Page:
Ukrainian forces have deployed Harpoon anti-ship missiles to the Black Sea as a counter to Russian surface ships in the region, Minister of Defense Oleksii Reznikov said.
Denmark provided the U.S.-built anti-ship missiles to Kyiv, the Pentagon announced last month. The new Harpoon costal defense battery joined the Ukrainian Navy’s domestically-produced Neptune anti-ship missiles.
“Our coastal defense was strengthened by highly effective Harpoon complexes,” Reznikov said in a translation of a Thursday address.
“Together with our Neptunes, the Harpoons are already forcing the enemy fleet to keep the distance to avoid the fate of the Russian Black Sea Fleet flagship Moskva.”
Two land-based Neptune missiles, based on a modified Soviet-era copy of a Harpoon, were used to sink the Slava-class cruiser RTS Moskva (121) on April 13.
The Danish military has used land-based RGM-84L-4 Harpoon Block IIs that are capable of not only hitting ships at sea, but also targets in port and on land with an upgrade from the Boeing Advanced Harpoon Weapon Control System, reported USNI News last month.
“This expands Harpoon’s capability to attack coastal, in harbor and land targets such as shore defense sites, [surface-to-air missile] sites, exposed aircraft, port/industrial facilities and ships in port,” reads a 1999 press release from Boeing on the sale of the system to the Danish Naval Material Command.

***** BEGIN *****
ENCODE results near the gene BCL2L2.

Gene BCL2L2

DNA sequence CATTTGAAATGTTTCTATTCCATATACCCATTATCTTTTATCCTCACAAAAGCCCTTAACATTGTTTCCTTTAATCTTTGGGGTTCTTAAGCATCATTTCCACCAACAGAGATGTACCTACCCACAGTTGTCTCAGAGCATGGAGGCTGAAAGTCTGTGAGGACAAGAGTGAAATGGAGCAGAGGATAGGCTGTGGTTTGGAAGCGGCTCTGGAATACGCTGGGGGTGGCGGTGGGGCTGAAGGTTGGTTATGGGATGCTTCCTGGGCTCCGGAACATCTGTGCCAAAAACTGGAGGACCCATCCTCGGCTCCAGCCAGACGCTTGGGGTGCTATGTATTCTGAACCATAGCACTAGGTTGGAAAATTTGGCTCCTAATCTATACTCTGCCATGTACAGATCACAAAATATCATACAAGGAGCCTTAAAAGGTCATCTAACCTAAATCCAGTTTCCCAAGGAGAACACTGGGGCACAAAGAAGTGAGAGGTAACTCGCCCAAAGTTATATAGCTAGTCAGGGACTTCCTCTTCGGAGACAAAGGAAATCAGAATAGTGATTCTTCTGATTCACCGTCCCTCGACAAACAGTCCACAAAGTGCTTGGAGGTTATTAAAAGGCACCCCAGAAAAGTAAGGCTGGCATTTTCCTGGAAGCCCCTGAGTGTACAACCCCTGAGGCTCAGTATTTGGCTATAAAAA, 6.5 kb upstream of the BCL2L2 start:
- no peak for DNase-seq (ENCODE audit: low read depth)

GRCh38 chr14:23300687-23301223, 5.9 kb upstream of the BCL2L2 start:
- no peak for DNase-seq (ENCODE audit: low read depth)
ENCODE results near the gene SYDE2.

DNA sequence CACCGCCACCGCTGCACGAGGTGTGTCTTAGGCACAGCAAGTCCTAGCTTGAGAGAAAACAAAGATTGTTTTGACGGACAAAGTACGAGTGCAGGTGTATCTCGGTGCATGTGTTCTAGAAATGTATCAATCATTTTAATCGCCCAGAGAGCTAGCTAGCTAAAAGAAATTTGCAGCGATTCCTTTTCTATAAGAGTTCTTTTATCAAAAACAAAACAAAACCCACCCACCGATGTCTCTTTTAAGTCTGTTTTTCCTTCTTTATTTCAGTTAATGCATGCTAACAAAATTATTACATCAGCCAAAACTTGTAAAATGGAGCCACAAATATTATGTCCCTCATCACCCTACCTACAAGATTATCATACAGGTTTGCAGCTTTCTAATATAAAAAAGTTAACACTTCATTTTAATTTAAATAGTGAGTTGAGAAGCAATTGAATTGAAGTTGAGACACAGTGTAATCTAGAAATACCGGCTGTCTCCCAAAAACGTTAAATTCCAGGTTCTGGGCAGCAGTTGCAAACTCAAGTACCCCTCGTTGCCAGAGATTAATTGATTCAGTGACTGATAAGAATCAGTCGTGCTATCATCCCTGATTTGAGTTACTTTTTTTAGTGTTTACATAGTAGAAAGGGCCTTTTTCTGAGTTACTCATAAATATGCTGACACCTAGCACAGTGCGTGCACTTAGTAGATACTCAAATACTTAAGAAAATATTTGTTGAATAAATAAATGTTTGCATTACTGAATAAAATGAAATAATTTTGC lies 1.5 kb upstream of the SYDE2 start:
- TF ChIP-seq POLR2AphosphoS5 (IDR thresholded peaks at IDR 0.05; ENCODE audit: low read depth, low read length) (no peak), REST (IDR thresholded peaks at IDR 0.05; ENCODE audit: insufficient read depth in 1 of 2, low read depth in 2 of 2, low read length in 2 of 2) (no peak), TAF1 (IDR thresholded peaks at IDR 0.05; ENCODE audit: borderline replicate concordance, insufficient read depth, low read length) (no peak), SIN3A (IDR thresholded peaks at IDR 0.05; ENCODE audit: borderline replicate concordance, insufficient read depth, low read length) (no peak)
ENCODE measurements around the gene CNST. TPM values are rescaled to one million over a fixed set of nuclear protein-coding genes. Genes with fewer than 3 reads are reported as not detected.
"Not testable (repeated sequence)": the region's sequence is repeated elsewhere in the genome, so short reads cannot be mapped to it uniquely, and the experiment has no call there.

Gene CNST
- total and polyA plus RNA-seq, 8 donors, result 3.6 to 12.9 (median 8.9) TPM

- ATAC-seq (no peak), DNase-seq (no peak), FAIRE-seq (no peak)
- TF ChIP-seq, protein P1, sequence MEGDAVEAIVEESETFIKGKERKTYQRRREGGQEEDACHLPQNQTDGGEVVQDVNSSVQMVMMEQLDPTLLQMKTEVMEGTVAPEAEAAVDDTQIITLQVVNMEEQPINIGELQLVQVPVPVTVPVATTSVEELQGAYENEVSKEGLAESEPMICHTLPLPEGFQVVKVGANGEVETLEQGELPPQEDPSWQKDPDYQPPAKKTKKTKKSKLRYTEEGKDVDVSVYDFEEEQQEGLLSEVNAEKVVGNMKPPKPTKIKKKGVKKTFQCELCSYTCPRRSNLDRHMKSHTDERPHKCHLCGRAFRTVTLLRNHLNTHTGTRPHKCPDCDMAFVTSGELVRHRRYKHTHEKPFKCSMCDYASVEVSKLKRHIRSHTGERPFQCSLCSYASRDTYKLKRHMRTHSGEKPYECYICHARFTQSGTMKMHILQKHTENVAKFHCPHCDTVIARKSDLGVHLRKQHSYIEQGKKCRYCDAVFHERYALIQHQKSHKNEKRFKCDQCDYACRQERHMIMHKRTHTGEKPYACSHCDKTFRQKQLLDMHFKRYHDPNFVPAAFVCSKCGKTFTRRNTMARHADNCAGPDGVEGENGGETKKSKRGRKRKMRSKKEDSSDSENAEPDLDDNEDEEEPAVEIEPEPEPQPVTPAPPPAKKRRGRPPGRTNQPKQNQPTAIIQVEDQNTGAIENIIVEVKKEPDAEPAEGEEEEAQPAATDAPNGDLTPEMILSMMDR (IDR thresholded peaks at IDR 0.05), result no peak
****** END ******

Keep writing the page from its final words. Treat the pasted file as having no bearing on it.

Ukrainian forces have sought to break the Russian Navy blockade of Odesa to allow grain shipments out of the country.
“The situation is very complicated,” Sergey Bratchuk, a spokesman for the Odesa military district, told World-Grain.com on Thursday.
“The ports are not working at all, they are blocked completely. Ukraine cannot export the grain that it has agreed to export before the beginning of the big war.”
In addition to Russian surface ships, approaches out of Odesa have been heavily mined with the Ukrainian MoD accusing Russian forces of setting drifting sea mines.
In his address, Reznikov called for more modern NATO systems to replace Soviet ground systems to include long-range, heavy weapons.
“I cannot say that I am satisfied with the tempo and quantity of weapon supplies. Absolutely not. But at the same time, I am extremely grateful to the countries that support us. In particular, to the Unites States of America, the United Kingdom, Poland and our Baltic friends. And to all other states that help repel Russian evil,” he said.
“We have already received, bought on the market, manufactured and handed over to the Armed Forces of Ukraine a significant number of weapons. These numbers would have been enough for a victorious defense operation against any army in Europe. But not against Russia.”